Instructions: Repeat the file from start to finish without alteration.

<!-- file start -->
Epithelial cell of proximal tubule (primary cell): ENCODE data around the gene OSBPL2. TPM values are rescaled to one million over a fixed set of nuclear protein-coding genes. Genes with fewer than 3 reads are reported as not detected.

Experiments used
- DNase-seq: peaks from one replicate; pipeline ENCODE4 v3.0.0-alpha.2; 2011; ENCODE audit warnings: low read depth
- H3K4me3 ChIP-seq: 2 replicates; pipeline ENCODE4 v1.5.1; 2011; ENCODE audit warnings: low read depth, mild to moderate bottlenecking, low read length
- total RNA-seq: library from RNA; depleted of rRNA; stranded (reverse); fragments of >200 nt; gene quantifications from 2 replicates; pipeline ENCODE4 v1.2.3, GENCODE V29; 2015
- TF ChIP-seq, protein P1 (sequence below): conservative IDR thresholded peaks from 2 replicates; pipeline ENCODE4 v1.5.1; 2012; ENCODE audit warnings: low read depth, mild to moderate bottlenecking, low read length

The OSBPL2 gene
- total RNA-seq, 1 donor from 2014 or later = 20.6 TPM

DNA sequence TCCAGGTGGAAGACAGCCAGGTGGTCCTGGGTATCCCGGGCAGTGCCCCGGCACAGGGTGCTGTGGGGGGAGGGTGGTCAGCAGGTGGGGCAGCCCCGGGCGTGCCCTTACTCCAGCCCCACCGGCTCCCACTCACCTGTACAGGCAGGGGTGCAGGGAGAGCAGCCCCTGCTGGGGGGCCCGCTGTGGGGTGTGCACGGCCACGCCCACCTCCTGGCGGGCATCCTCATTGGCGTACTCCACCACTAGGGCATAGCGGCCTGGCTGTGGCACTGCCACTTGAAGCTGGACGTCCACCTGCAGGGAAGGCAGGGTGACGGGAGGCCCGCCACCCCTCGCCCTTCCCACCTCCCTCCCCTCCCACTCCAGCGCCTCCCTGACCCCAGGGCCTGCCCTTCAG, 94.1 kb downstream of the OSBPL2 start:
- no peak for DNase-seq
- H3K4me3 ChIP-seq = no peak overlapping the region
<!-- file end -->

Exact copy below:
Epithelial cell of proximal tubule (primary cell): ENCODE data around the gene OSBPL2. TPM values are rescaled to one million over a fixed set of nuclear protein-coding genes. Genes with fewer than 3 reads are reported as not detected.

Experiments used
- DNase-seq: peaks from one replicate; pipeline ENCODE4 v3.0.0-alpha.2; 2011; ENCODE audit warnings: low read depth
- H3K4me3 ChIP-seq: 2 replicates; pipeline ENCODE4 v1.5.1; 2011; ENCODE audit warnings: low read depth, mild to moderate bottlenecking, low read length
- total RNA-seq: library from RNA; depleted of rRNA; stranded (reverse); fragments of >200 nt; gene quantifications from 2 replicates; pipeline ENCODE4 v1.2.3, GENCODE V29; 2015
- TF ChIP-seq, protein P1 (sequence below): conservative IDR thresholded peaks from 2 replicates; pipeline ENCODE4 v1.5.1; 2012; ENCODE audit warnings: low read depth, mild to moderate bottlenecking, low read length

The OSBPL2 gene
- total RNA-seq, 1 donor from 2014 or later = 20.6 TPM

DNA sequence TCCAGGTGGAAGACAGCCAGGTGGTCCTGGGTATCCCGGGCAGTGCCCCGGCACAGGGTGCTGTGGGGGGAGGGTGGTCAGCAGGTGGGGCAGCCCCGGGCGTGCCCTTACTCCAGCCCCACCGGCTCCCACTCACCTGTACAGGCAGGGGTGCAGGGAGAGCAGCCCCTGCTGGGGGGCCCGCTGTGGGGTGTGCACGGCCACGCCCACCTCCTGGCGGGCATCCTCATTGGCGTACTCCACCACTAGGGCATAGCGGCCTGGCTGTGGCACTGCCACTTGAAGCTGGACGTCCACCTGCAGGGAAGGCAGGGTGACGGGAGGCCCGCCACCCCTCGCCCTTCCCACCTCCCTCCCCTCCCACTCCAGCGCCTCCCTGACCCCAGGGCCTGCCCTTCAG, 94.1 kb downstream of the OSBPL2 start:
- no peak for DNase-seq
- H3K4me3 ChIP-seq = no peak overlapping the region